Hong Kong Apostasy
Students of elementary Chinese are taught a simple rhyming saying:
The longer you live the more you learn.
Even then, you’ll never know it all.
The vocabulary is basic, the syntax rudimentary, but these lines convey a timeless message.
This is the latest chapter in ‘Hong Kong Apostasy’, a feature of ‘The Best China’ section of China Heritage that is devoted to the 2019 Anti-Extradition Bill Protest Movement. Its author, the veteran journalist Lee Yee 李怡 (李秉堯), was the founding editor of The Seventies Monthly 七十年代月刊 and he has been a prominent commentator on Chinese, Hong Kong and Taiwan politics, as well as the global scene, for over half a century.
This essay is translated from ‘Ways of the World’ 世道人生, a column that Lee Yee writes for Apple Daily 蘋果日報.
— Geremie R. Barmé
Editor, China Heritage
29 July 2019
Other Essays by Lee Yee on the 2019 Hong Kong Protests:
- Lee Yee 李怡, ‘Endgame Hong Kong’, China Heritage, 5 July 2019
- Lee Yee 李怡, ‘Young Hong Kong’, China Heritage, 16 July 2019
- Lee Yee 李怡, ‘Hong Kong Goes Grey for a Day’, China Heritage, 20 July 2019
- Lee Yee 李怡, ‘This is Who We Are — We Are Hong Kong’, China Heritage, 22 July 2019
- Lee Yee 李怡, ‘Hong Kong Cannot Lose’, Apple Daily, 26 July 2019 (in Chinese)
Winners & Losers
Some are asking: Can the Hong Kong protesters win? My answer is that if they persist, they cannot lose. This is a struggle over human values — freedom, justice, dignity — and in that realm the Hong Kong people have already won. Yes, if they give up, then the machine will take over. But while a brutal dictatorship might outlast them, it can never “win.” It is human nature to have ideals and to put them into action. A dictatorship cannot change those facts. Its defeat is only a matter of time.
— Ai Weiwei, trans. by Perry Link; quoted in
Lee Yee, ‘Hong Kong Cannot Lose’,
Apple Daily, 26 July 2019
Living and Learning
Lee Yee 李怡
Translated by Geremie R. Barmé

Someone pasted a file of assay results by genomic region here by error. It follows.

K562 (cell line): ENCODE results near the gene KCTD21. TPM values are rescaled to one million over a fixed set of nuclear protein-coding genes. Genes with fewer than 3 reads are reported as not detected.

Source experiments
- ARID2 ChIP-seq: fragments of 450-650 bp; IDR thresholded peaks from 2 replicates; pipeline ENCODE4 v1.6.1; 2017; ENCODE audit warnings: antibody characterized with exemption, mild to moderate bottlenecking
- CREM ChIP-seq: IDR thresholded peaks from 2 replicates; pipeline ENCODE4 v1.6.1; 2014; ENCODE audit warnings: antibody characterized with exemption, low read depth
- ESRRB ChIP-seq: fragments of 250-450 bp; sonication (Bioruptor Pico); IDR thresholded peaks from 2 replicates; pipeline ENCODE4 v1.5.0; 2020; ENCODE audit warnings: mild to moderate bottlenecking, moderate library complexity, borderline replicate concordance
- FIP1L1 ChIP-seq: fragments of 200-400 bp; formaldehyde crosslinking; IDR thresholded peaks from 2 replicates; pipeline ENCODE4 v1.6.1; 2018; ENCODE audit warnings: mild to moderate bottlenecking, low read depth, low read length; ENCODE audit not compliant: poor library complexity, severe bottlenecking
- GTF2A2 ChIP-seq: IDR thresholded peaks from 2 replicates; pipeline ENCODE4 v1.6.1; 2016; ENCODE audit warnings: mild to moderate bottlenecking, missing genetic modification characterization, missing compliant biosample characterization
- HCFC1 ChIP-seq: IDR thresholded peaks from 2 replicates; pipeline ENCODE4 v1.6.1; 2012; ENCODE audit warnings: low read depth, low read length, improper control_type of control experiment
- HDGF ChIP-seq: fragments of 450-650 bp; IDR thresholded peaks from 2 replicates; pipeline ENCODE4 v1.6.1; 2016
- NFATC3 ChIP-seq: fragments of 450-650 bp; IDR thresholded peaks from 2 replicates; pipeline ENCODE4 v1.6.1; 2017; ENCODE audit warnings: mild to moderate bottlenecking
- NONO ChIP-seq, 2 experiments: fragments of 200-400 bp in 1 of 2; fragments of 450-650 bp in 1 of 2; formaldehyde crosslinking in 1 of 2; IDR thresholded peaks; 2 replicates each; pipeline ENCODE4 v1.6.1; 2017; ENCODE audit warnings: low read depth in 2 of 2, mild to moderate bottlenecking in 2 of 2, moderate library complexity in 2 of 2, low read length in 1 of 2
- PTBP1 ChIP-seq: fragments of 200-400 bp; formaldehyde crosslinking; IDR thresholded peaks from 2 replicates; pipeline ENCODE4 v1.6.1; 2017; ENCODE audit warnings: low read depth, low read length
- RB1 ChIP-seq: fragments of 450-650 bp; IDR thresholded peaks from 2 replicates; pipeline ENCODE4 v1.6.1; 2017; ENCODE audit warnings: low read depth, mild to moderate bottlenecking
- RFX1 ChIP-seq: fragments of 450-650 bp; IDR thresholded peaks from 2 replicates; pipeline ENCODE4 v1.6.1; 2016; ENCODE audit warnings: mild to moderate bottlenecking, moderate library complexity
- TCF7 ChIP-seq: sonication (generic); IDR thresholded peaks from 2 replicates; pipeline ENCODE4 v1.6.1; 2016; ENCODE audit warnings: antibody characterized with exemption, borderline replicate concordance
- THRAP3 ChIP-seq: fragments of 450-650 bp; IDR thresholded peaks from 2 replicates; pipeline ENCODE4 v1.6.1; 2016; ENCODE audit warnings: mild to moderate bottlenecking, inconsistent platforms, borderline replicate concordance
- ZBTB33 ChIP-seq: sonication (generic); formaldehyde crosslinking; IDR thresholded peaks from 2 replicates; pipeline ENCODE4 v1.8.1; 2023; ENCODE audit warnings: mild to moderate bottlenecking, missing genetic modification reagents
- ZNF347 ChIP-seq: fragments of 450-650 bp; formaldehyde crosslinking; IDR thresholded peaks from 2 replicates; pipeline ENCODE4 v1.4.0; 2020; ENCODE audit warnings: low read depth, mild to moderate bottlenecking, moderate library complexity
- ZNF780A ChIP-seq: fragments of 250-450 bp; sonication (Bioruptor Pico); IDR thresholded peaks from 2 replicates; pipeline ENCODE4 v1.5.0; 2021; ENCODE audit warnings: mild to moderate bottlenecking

In an essay that I published some four months ago, I announced that, henceforth, I would be cutting back on writing columns about current affairs to focus on memoirs. My thinking was not so much my readers; nor was it born of any particular urge to pass on ‘precious life lessons’ to the young, or readers far in the future. Rather, it was really just about myself. You see, as I get older my energies are sapping away and I felt I had to get a few things down while I still could.
But after only a month of publishing reminiscences, as the political tumult in Hong Kong escalated I found that I had to put that plan aside. Hong Kong is the place where I have lived for over seventy of my eighty-three years. Over the years, it’s a place that has given me numerous opportunities and it is a place that I have loved and cared about for my entire adult life.
Since 1979, when the future of Hong Kong was first cast into doubt, I have focussed my energies on thinking about and expressing my concerns for the political life of this place. Over the past few months, Hong Kong has, on a daily basis, challenged both my previous understanding, as well as lifetime of experience. Throughout this period a famous line from the May Fourth-era writer Lu Xun has repeatedly occurred to me:
‘While it is true that I constantly dissect and analyse others with a critical eye, I am, in reality, even more unsentimental when I apply the knife to myself.’
The day before yesterday, I was obsessed with what was happening on the streets of Yuen Long in the New Territories. It was my view that the protests planned for Yuen Long on the 26th of July [in response to the attacks of the previous week during which pro-government thugs had indiscriminately attacked local people] should be about sending a message en masse, one that declared in no uncertain terms that the people would not be intimidated even though the authorities had made it clear that they were in cahoots with those organised street toughs.